Guest Post by Thomas Fuller
A lot of energy efficiency innovations save money on utility bills for businesses, homeowners and even governments that adopt them. So why aren’t they all the rage, taking the planet by storm and reducing utility bills and CO2 emissions overnight?
Partly because you have to spend money to make money. Most energy efficient technology has a price tag attached. If you have a refrigerator that’s good for another 10 years, are you going to buy another one just to save $5 a month in utility bills? Thought not.
It’s also partly because the person who spends the money is not always the same person who makes the money. If my landlord puts solar panels on the roof, he’s making an investment. But I’m paying my own utility bills. I would benefit from his generosity. Well, if he were so generous as to do so, I would be so lucky.
An organisation you’ve probably never heard of spent $6 billion last year on energy efficiency in the U.S. and Canada. They’re called the Consortium for Energy Efficiency, funded in large part by the EPA and DOE, and they’ve come up with a variety of energy savings initiatives, ranging from lighting and water heaters to utility load balancing programs.
But that $6 billion came from rate payers. and although it lowered utility bills by $9.7 billion (and also saved 104,900 GWh of electricity and more than 367 million therms of gas) last year, the sad fact is that the rate payers who got the $9.7 billion in lower bills may not be the same rate payers who paid out the $6 billion. Only 23% of the electric efficiency initiatives target residential ratepayers…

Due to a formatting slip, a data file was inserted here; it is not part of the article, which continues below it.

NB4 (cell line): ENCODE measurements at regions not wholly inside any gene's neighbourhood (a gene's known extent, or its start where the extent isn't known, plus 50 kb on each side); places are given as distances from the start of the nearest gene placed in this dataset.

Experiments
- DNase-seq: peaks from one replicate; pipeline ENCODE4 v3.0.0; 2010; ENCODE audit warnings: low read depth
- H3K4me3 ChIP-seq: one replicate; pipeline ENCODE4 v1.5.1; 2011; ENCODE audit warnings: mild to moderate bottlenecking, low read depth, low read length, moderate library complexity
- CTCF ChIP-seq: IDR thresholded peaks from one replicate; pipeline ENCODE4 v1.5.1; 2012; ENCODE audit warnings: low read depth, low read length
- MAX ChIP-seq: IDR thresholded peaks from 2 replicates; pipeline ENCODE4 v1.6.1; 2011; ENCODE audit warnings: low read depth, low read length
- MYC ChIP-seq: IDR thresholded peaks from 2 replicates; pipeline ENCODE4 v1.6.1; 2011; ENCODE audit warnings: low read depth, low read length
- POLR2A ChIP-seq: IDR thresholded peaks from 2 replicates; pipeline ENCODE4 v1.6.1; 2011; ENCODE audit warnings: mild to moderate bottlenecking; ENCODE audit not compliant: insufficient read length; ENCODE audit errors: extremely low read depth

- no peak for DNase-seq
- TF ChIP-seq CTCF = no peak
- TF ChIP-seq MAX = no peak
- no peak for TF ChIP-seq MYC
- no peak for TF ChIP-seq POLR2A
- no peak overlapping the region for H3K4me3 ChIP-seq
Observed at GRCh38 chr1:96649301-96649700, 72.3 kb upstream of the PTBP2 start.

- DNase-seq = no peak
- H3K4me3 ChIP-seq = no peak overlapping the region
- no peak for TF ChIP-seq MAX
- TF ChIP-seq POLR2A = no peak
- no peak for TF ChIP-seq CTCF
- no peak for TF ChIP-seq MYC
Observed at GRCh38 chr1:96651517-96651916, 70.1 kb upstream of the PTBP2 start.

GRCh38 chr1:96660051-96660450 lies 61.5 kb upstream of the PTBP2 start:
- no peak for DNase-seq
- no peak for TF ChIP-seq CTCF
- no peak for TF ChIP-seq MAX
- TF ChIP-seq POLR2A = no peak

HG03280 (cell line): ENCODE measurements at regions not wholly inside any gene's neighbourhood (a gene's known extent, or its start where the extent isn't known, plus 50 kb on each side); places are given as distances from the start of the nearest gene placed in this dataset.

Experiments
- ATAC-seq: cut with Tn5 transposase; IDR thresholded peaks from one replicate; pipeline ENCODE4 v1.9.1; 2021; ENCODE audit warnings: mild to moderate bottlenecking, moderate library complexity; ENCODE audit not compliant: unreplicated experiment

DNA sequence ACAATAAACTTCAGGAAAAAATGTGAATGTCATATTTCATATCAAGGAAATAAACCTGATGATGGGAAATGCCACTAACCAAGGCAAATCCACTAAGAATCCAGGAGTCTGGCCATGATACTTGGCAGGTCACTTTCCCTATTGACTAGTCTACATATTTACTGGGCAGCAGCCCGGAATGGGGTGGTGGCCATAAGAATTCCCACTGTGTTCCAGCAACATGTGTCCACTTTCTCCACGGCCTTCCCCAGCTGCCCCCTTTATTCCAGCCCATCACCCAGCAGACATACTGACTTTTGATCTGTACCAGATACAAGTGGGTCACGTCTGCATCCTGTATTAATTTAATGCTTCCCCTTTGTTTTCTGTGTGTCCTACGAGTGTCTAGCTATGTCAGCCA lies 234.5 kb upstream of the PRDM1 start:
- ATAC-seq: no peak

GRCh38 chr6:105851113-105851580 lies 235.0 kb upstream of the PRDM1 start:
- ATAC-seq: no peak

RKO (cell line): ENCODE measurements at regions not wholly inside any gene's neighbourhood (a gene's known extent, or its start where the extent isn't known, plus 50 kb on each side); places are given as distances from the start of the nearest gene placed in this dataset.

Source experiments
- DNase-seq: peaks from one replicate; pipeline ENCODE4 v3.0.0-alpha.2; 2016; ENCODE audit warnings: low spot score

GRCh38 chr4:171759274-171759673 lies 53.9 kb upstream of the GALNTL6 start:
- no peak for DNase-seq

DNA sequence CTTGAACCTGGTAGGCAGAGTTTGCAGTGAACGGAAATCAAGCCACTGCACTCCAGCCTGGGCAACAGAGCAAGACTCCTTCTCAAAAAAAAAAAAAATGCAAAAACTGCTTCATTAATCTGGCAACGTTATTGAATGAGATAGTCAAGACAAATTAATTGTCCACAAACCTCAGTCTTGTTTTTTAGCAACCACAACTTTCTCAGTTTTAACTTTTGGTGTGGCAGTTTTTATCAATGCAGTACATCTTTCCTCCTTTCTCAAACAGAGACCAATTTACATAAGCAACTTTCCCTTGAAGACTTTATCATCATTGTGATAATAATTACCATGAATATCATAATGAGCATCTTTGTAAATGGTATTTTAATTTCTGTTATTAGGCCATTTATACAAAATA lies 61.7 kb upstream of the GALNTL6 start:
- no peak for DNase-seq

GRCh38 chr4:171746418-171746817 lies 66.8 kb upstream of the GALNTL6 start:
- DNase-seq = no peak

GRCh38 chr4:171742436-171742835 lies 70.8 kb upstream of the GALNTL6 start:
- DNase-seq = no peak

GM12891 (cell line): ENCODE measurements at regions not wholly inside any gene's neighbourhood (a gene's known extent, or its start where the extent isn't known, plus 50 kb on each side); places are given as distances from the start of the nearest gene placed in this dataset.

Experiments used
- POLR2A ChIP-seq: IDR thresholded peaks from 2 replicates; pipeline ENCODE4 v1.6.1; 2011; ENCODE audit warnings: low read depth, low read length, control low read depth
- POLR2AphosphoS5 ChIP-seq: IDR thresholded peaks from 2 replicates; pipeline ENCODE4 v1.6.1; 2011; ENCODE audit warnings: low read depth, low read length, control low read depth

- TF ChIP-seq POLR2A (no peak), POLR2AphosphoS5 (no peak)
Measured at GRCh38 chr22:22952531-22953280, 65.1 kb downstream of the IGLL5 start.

There’s another way to do it, and I think Barack Obama is almost there. Zero or low interest loans to finance the installation of energy efficient devices and things like small-scale solar panels or even residential wind power installations. There are already a variety of incentives for these types of purchases by both consumers and businesses. But we still feel like we’re in the middle of a recession, and that slows down major purchases.
People are generally pretty good about paying back these kinds of loans. The kind of equipment financed usually increases the value of the home or business that puts it in. And the money saved on utility bills is vast.
Combined heat and power plants are as old as electricity–the first power plant ever built was combined heat and power, built by Thomas Edison in 1887. And the US was a leader in this technology, which is just common sense–instead of letting the heat escape as waste when you burn coal or natural gas, use it to heat something, like a building. Or 100,000 buildings, as Con Ed does in New York City.
But we produce less energy today from combined heat and power than we did 10 years ago. Because we don’t have the incentives balanced correctly to stimulate its use.
Instead of paying for inefficient wind farms that keep… getting… more… expensive, let’s get back to financing technologies that we know work well, like CHP and waste to energy plants.
I have no problems with the massive loans George Bush made to banks–it was the right thing to do. I have no problems with Barack Obama’s MBO of General Motors–again it was the right thing to do. We’ll turn a profit on the bank loans, and maybe on GM as well.
So let’s do the same to businesses and homeowners across the country–the rate of return on many energy efficiency innovations is near 40% and the payback for some can be realized in just a few short years. We just need easy credit terms.
Instead of the conversation being about burning fossil fuels, we should be talking about burning money instead.
Thomas Fuller href=”http://www.redbubble.com/people/hfuller